It’s OK to seek the assistance and the support of a mental health counselor.
Robert Shermer, MS, LPC and Maurice Pearl MSW, LMSW, CCDP-D
Heartland Center for Behavioral Change
Have you ever been walking down a sidewalk and jump in terror thinking you’ve come across a snake but in reality, it was a stick? That response was your fight or flight system shooting the hormones cortisol and adrenaline into your muscles preparing you to either run or fight. The body normally returns to a *homeostasis when stress or a potential threat like the “snake” is gone, but if that stress is constant, then the body could start to react with negative physical or mental responses.
If stress is always or often present, the increased adrenaline will keep the heart rate and heart pressure at an elevated state. The increased cortisol amounts can affect the immune system causing various health and mental problems such as heart disease, weight gain, anxiety and depression to name just a few.
Now let’s take a look at stress and alcohol and drug use specifically. Let’s say you’ve been worried about a meeting all week. The day finally arrives and your presentation doesn’t go well. You decide you need to go have a few drinks after work to deal with such a stressful week. Does it make you feel better? Does it relieve some of your stress? Yes, it does, but only in the very short term, and at what cost? Thus the problem begins, looking for immediate short term fixes to make us feel better or cope with long term and everyday stress.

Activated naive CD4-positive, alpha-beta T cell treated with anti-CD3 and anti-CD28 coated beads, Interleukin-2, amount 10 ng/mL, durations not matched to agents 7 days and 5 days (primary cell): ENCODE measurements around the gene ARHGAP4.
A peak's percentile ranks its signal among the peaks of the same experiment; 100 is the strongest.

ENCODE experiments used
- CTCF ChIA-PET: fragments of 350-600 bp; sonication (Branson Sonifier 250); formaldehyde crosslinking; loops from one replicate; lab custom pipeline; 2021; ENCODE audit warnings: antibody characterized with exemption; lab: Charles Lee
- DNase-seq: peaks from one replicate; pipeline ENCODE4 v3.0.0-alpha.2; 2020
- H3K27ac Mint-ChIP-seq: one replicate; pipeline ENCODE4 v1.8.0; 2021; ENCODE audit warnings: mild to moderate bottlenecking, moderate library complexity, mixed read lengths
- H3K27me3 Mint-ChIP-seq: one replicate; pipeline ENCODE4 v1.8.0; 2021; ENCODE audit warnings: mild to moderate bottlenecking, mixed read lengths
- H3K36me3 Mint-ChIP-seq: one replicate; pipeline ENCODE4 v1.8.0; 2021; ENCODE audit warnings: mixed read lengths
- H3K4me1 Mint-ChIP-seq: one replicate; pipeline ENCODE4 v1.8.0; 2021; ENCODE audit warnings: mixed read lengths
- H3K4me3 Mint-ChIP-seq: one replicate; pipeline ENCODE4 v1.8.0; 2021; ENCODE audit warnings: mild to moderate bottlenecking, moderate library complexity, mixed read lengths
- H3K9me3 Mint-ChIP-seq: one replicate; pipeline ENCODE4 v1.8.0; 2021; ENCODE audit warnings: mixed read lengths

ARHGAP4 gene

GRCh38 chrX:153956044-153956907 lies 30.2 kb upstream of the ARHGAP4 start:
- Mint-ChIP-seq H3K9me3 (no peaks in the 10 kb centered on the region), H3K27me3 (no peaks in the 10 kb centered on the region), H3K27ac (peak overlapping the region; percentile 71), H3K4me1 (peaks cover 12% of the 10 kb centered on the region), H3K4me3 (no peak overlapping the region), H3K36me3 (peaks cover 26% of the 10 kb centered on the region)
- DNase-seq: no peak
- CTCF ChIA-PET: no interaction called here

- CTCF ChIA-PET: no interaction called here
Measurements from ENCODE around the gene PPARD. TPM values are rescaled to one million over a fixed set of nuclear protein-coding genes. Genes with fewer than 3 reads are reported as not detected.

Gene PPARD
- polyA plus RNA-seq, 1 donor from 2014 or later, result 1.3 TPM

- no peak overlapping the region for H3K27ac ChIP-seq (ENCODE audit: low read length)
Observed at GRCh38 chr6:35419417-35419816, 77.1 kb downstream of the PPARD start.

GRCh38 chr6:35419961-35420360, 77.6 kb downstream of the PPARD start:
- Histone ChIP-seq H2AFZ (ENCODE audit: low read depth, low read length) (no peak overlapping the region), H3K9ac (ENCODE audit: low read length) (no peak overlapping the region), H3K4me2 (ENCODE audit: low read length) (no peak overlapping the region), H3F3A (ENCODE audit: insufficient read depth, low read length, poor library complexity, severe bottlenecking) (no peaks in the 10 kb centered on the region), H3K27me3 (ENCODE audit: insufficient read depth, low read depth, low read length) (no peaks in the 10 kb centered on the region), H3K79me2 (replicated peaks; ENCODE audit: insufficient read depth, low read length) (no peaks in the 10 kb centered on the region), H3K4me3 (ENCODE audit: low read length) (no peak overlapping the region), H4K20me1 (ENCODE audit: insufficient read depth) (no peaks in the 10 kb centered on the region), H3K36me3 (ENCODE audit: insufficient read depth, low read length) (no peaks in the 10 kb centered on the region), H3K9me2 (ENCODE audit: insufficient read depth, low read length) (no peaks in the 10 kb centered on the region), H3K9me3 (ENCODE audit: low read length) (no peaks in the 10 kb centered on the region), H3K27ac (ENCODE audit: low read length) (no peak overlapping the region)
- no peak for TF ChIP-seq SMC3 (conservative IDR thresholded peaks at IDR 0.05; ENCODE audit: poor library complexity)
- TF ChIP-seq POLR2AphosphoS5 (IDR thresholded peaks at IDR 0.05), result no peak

So how does a person manage or cope with stress in a healthy way free from the use of mind-altering substances?
- Learn and practice ways to take care of yourself physically, by eating healthy, getting adequate amounts of sleep and regular exercise.
- Develop small manageable goals to focus on to avoid from getting overwhelmed.
- Talk with others and develop healthy support systems to discuss and share problems with.
- Avoiding the use of alcohol and drugs. They may seem to provide some relief, but will increase problems with stress in the long run.
It has been said that the definition of neurosis is ruminating about the past (depression) and worrying about the future (anxiety). If we as a society can focus on the present more, and develop and practice healthy ways to cope we might not have the level of stress we currently are experiencing. So take that walk to clear your mind of the stressor(s) of the day…just be mindful of the sticks!
Faith-based organizations are always a valuable resource that often goes under-utilized. Contact your local church, synagogue or other faith-based organization for counseling services or support. Most jobs often provide access to Employee Assistance Programs (EAP). Contact your HR director for more information. •
*Homeostasis, from the Greek words for “same” and “steady,” refers to any process that living things use to actively maintain fairly stable conditions necessary for survival.